In what may be a bellwether for future challenges to existing U.S. Treasury Regulations, on August 6, 2019 the United States District Court for the District of Minnesota in Mayo Clinic v. United States invalidated Treasury Regulation § 1.170A-9(c) on the grounds that the Treasury Department exceeded the bounds of its statutory authority when it was promulgated.
Mayo Foundation is an tax-exempt § 501(c)(3) organization that is the parent of several hospitals, clinics, and the Mayo Clinic College of Medicine and Science, which is comprised of five medical schools. In 2016, the Mayo Clinic filed suit on behalf of Mayo Foundation (“Mayo”) seeking over $11 million in federal tax refunds. According to Mayo, the taxes were erroneously assessed because Mayo is a “qualified organization” that is not required to pay unrelated business income tax (“UBIT”) on passive income from debt-financed property. The Government contended that such passive unrelated business income was taxable because Mayo was not a “qualified organization” for purposes of the claimed UBIT exclusion.
Under Code § 170(b)(1)A(ii), an organization qualifies for the UBIT exclusion at issue in Mayo if it is
an educational organization which normally maintains a regular faculty and curriculum and normally has a regularly enrolled body of pupils or students in attendance at the place where its educational activities are regularly carried on.
The Treasury Department regulation interpreting that provision—Treasury Regulation § 1.170A-9(c) (the “Treas. Reg.”)—further provides that an organization is not included in the definition of “educational organization” unless “its primary function is the presentation of formal instruction” and “noneducational activities . . . are merely incidental to the educational activities.”
The Government and Mayo agreed that Mayo would qualify as an “educational organization” under the definition set forth in the Code if the Treas. Reg. was not applicable. However, according to the Government, the Treas. Reg. expressly excluded Mayo from the definition of “educational organization” because (a) Mayo’s primary purpose is health care, not education, and (b) its noneducational “health care” activities are not merely incidental to its educational activities. Mayo challenged the Treas. Reg.’s validity, arguing that it impermissibly added a requirement—namely, the primary function test—that Congress did not intend to include in Code § 170(b)(1)A(ii).
The court considered Code § 170(b)(1)A(ii) and the Treas. Reg. under Chevron U.S.A., Inc. v. Natural Resources Defense Council, Inc. to determine whether the regulation was entitled to deference. Under the two-step Chevron framework, courts and agencies “must give effect to the unambiguously expressed intent of Congress. If the intent of Congress is clear, that is the end of the matter.” If Congress has not directly addressed the precise question at issue and the statute is silent or ambiguous, only then will a court consider whether an agency’s regulation promulgated to address the ambiguity is based on a permissible construction of the statute.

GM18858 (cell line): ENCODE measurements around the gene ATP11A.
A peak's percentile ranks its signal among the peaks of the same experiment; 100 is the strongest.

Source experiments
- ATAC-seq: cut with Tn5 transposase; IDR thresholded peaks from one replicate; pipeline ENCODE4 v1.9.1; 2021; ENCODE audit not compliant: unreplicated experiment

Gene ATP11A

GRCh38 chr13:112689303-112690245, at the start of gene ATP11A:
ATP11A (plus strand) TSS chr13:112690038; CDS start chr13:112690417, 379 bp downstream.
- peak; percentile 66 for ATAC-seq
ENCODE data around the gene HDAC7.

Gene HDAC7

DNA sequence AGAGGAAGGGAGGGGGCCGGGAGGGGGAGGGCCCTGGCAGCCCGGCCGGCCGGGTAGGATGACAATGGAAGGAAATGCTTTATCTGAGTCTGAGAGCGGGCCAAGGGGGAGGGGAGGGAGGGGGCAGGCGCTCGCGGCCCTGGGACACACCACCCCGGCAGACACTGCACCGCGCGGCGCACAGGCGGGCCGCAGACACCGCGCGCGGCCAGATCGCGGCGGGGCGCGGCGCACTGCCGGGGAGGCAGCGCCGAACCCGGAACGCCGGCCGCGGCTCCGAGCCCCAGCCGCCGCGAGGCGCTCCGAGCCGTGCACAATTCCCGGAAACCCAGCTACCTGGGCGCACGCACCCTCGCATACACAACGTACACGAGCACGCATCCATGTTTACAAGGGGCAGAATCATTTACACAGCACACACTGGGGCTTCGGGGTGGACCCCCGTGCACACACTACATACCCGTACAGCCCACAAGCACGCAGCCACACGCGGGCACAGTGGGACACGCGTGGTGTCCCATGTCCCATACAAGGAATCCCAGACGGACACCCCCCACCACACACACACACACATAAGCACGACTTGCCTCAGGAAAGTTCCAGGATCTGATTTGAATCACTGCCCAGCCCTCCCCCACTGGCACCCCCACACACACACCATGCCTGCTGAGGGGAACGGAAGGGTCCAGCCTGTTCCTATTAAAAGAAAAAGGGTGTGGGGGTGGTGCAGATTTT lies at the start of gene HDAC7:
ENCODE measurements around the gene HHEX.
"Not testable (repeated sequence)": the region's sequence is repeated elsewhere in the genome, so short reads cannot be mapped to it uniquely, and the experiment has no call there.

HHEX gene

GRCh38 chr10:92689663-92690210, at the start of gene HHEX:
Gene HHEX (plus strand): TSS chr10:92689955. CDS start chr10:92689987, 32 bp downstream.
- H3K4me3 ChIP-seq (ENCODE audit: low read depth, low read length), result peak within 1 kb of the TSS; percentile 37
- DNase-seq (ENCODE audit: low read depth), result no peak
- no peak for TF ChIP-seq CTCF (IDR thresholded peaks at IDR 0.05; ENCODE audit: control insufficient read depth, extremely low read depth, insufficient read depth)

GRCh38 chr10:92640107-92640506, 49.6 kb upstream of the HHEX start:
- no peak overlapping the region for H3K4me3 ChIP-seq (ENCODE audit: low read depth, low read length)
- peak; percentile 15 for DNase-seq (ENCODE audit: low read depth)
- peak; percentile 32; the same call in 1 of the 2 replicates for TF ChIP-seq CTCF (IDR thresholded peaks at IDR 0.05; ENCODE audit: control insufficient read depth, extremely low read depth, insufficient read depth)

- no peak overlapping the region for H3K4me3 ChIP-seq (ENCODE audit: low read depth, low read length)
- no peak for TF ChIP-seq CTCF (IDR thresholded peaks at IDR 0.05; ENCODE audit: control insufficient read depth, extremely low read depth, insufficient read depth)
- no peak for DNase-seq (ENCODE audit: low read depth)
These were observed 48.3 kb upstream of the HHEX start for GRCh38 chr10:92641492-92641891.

As stated by the court, “the precise question at issue [in Mayo] . . . [was] whether Code § 170(b)(1)(A)(ii) is silent or ambiguous with respect to the primary-function and merely-incidental requirements in the regulation.” Because the Code subsection immediately following § 170(b)(1)(A)(ii) explicitly does include a primary function requirement (it defines the principal purpose or functions of a qualifying medical facility), the court determined that Congress had “unambiguously chose not to include a primary-function requirement” in Code § 170(b)(1)(A)(ii). According to the court,
when Congress imposes a particular requirement in one subsection of a statute but not in another—settled rules of statutory construction say that the absence of the requirement is generally to be considered a deliberate omission that must be respected.
Since it found that the Treasury Department did not have statutory authority to impose a primary-function requirement under the Treas. Reg., the court never even reached the second prong of the Chevron test (i.e., whether the Treas. Reg. was a permissible interpretation of the statute).
With the Mayo decision, organizations previously ineligible for the passive income UBIT exception at issue in the case may now qualify. In addition, the Mayo precedent has the potential to invite challenges to other existing Treasury Regulations, which could significantly impact tax administration. We will continue to monitor this case closely.
(Note: The Code § 170(b)(1)(A)(ii) at issue in Mayo generally describes a type of “educational organization” eligible to receive tax-deductible charitable contributions from individuals. Now that the Treas. Reg.’s primary function test has been invalidated, charitable contributions to such an “educational organization” are tax-deductible even if the organization’s primary purpose is not the presentation of formal instruction and noneducational activities are not merely incidental to educational activities. However, by definition, a charitable contribution may only be made to a corporation that is
organized and operated exclusively for religious, charitable, scientific, literary, or educational purposes, or to foster national or international amateur sports competition . . . or for the prevention of cruelty to children or animals; . . . no part of the net earnings of which inures to the benefit of any . . . individual . . .
An educational organization described in § 170(b)(1)(A)(ii) must be qualified to receive a charitable contribution as defined above, regardless of the primary function test.)